Iran is a country with 5,000 years old history, an astonishing heritage and rich culture. Iranians have a rich knowledge base in almost every field ranging a wide variety of subjects. Their libraries are full of original books and journals all written in Persian. This is a priceless treasure accumulated over centuries and well preserved by Iranian scholars and researchers.

Iran has one of the world’s oldest as well as most advanced knowledge bank and its people are not dependent on any other nation for acquiring knowledge. Iran is the land of Maulana Rumi, Firdausi, Hafiz Shirazi and Omar Khayyam, whose classic work has been, and is, a source of inspiration for centuries.

Pakistan is also known as the land of the Shaer-i-Mashriq Dr Allama Iqbal, a world famous poet and maestro of inspirational poetry and change philosophy. This article narrates a stunning discovery made in Iran about the deep-rooted relationship of Dr Allama Iqbal’s work in Persian with the common people of Iran.

While living in Iran for an extended period of time as a part of work there was an ample opportunity for us to travel extensively in the country and mingle with both the Iranian intelligentsia and commoners. It came as a pleasant surprise during this interaction that our national poet Dr Allama Iqbal is very popular and well known in every strata of Iranian society. Almost everyone, from children to grown ups, from a taxi driver to an office executive, all know some of Allama Iqbal’s verses in Persian. It was a surprise to find that in Mashhad there is an Eghbal-i-Lahuri Institute of Higher Studies functioning under the patronage of the Iranian Government offering degrees in social sciences and engineering. In Iran, Dr Allama Iqbal is commonly known as “Eghbal-i-Lahuri”.

While talking to scholars in Tehran University it was discovered that Iqbal’s poetic work like “Az Zabur-i-Ajam” was a major source of inspiration and motivation for many young people taking part in the 1979 Inqelab. They recalled that it was a common thing during the revolution days to see people gathering in a park or corner to listen to someone reciting Iqbal’s blood-warming Persian poetry.

Iqbal’s “Asrare-i-Khudi” and famous “Bal-i-Jibreel” enjoy mass popularity in Iran and are taken as a way of life. The scholars in Firdausi University of Mashhad were of the view that both the Pakistani people and government have no idea what an asset they have in the form of Iqbal’s preserved poetic works.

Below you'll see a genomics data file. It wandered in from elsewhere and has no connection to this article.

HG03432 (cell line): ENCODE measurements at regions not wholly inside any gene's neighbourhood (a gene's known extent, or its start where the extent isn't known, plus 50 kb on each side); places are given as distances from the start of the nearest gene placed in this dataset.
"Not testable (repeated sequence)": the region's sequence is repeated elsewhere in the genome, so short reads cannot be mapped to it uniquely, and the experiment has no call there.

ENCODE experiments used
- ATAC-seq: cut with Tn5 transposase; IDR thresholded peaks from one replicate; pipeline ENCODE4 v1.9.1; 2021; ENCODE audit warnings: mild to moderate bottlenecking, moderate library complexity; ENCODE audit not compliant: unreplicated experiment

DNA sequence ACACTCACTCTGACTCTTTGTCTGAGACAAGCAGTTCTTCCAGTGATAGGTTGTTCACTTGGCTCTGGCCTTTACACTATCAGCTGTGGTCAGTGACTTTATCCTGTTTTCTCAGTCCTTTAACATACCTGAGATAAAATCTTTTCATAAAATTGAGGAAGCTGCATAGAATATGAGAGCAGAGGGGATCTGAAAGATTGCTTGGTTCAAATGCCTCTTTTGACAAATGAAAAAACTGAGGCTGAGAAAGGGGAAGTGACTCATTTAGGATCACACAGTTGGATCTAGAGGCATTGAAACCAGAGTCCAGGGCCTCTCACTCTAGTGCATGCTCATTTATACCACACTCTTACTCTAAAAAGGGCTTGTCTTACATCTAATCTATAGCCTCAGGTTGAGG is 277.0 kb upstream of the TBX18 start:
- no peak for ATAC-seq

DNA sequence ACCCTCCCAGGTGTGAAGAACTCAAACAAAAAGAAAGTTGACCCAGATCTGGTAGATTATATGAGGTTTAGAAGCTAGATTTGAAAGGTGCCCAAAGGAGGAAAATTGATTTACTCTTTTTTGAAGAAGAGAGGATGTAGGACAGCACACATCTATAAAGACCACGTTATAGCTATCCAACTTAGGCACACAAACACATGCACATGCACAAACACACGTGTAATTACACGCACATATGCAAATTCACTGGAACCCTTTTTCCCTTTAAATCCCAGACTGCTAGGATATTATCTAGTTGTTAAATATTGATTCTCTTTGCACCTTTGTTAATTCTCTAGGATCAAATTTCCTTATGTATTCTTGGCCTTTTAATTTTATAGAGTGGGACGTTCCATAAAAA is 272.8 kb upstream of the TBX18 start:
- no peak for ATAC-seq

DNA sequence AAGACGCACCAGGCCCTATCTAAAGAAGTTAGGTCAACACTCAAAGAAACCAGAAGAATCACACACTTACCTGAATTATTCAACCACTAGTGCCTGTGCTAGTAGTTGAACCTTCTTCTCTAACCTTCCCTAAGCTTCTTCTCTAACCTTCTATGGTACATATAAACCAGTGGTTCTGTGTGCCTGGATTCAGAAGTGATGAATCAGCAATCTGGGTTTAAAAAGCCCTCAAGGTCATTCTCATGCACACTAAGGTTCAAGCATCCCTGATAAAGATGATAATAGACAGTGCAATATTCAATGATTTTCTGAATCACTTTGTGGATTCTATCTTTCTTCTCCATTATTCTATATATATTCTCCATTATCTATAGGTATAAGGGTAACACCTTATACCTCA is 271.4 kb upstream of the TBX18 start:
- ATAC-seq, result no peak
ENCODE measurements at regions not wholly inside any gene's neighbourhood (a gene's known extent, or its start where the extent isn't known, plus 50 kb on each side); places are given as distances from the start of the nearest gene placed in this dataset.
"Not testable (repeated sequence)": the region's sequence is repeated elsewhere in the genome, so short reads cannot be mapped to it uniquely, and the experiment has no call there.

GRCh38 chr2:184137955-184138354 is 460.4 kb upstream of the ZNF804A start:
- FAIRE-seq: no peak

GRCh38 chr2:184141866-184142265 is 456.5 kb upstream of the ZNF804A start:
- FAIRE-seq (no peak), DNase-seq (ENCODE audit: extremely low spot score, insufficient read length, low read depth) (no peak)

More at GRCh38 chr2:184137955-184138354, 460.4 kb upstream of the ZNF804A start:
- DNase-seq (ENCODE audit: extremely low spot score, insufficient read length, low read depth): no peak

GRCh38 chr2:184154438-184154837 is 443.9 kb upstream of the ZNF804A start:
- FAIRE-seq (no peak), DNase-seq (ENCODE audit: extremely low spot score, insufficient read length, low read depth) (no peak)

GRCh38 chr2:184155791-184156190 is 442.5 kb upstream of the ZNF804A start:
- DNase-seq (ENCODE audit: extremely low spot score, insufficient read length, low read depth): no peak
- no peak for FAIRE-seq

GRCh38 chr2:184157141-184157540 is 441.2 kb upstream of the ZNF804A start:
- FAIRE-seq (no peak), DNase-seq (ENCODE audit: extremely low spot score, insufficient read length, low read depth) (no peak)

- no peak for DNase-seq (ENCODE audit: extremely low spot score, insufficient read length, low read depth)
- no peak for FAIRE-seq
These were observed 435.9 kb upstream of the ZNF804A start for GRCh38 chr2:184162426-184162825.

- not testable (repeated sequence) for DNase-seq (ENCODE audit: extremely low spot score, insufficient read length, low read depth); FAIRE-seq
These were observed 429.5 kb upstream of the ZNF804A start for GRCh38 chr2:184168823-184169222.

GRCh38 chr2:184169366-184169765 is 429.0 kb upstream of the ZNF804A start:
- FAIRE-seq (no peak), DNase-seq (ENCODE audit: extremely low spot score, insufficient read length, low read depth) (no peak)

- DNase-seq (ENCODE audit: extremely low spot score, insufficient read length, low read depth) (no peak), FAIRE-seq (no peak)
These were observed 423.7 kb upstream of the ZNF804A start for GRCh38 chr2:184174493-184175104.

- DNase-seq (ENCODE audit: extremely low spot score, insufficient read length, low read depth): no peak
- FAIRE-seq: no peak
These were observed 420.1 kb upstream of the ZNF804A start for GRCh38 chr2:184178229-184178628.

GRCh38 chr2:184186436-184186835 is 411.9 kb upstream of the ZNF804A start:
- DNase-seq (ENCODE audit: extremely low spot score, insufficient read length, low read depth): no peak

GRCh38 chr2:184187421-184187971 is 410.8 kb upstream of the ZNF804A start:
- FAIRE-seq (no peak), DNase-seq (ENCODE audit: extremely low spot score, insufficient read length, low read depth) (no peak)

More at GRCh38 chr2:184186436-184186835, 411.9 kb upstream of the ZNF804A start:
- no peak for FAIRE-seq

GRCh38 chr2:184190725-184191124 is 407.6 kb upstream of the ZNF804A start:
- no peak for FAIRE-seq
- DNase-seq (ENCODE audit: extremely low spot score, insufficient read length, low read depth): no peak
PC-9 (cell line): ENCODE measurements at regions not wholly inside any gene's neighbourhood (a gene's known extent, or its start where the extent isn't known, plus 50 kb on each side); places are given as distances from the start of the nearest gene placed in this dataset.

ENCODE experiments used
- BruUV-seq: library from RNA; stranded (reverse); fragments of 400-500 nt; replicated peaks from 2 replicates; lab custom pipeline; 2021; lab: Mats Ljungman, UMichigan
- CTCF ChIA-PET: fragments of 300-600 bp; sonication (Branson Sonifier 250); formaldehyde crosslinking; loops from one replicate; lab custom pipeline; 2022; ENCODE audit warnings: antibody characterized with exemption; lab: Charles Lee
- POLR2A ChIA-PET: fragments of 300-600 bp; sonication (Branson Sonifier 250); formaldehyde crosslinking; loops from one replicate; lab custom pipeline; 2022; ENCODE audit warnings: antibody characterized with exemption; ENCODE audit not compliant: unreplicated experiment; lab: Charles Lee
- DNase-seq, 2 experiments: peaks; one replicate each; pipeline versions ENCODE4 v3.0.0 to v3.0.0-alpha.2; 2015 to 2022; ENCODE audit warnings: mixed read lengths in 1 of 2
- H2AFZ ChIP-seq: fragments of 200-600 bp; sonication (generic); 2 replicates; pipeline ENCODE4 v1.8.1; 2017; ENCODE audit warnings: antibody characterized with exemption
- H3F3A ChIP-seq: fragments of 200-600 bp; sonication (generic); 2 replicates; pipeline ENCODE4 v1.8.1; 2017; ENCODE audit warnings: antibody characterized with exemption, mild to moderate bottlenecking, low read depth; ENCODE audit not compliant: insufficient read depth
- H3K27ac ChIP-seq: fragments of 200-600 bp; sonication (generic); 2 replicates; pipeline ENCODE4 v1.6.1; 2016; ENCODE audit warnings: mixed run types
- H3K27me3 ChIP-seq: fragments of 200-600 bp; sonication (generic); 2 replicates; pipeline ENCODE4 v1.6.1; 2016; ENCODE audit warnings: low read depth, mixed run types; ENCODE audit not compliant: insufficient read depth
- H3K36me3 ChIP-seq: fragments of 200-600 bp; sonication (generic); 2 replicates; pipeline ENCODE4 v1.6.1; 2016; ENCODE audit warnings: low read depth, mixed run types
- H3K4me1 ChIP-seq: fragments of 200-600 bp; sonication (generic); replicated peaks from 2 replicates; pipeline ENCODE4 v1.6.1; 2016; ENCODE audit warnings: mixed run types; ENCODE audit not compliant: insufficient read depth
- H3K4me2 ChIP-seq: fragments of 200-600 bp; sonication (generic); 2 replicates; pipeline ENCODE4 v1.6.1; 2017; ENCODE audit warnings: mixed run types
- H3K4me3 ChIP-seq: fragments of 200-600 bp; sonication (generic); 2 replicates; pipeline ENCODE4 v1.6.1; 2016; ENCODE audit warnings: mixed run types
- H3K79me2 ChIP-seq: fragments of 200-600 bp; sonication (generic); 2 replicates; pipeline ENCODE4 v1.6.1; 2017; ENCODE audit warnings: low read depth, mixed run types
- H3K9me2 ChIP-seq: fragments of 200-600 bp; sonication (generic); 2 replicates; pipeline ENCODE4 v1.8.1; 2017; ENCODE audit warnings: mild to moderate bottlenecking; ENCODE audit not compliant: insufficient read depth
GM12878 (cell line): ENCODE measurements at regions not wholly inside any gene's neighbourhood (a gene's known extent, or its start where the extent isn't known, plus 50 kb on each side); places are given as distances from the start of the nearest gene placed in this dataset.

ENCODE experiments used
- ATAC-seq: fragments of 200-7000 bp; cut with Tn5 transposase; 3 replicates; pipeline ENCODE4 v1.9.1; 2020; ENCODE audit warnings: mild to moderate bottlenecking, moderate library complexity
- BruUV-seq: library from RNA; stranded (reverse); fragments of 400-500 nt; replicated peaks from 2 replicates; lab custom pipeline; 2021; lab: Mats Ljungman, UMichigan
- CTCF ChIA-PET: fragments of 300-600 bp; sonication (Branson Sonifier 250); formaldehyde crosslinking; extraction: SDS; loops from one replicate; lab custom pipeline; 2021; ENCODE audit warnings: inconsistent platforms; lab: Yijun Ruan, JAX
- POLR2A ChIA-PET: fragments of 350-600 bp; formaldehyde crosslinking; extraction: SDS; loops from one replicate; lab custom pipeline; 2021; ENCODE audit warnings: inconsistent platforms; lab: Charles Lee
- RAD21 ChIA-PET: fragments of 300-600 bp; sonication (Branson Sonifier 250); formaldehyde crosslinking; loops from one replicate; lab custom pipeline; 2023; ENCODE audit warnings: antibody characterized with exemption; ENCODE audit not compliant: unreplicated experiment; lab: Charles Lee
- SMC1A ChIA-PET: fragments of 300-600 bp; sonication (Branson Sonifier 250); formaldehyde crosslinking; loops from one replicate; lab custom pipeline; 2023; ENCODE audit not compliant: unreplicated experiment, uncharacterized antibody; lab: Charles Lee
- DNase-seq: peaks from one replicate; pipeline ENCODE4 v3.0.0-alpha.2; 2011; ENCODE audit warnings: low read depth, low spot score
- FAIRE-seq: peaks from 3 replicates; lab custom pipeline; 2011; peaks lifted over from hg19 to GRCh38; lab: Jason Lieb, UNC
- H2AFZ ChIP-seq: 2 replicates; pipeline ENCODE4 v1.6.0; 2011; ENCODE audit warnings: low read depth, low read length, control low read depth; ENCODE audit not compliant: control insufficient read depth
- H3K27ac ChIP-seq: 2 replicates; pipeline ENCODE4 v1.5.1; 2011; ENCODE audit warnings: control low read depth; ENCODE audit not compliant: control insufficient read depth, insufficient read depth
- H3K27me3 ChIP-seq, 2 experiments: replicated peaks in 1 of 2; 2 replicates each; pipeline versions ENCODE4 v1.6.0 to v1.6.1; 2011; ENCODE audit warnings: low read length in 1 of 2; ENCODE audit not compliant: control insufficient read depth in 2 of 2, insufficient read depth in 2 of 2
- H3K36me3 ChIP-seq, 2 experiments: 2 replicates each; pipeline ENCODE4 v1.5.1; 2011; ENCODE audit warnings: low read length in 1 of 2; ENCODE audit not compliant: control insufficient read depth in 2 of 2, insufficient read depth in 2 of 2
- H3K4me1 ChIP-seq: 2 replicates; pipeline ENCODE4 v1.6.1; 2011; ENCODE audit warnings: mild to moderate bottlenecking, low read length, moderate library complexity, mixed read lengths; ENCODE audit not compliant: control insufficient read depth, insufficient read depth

It is unfortunate to see how we in Pakistan have carried forward the legacy of our national poet. How many of us remember any verse from his poetry? Iqbal’s philosophy and its imbedded message is virtually unknown to our youth and common people. The main reason for it is that no one in Pakistan has bothered to translate and communicate Iqbal’s philosophical thoughts in a simple and easy to understand language.

Unfortunately, we have paved way for fundamentalism, sectarianism and dividing people in faith and practice by not being able to comprehend the true essence of Iqbal’s message. Realistically speaking, the common people only know Iqbal as more of a revolutionary poet whereas the intellectual people know another version of Iqbal—the poet, philosopher and  mystic.

This compartmentalisation has become so strong in Pakistani society that it has divided us into two opposing factions, both of which are intolerant of the existence of the other. What is the probable reason of this dilemma? Did we deliberately block the promotion of Iqbal’s vision in favour of promoting right-winged politics? Or was it that Iqbal’s vision was too far ahead of its time and many of our academicians and politicians have not yet reached the level of intellectual evolution that would enable us to promote it for the desired change in society?

We are a classical example of a country where the philosophy of Iqbal is being interpreted and used for all the wrong reasons. It is due to this that the country today is in dire straits and heading towards destruction which seems to be its only destiny.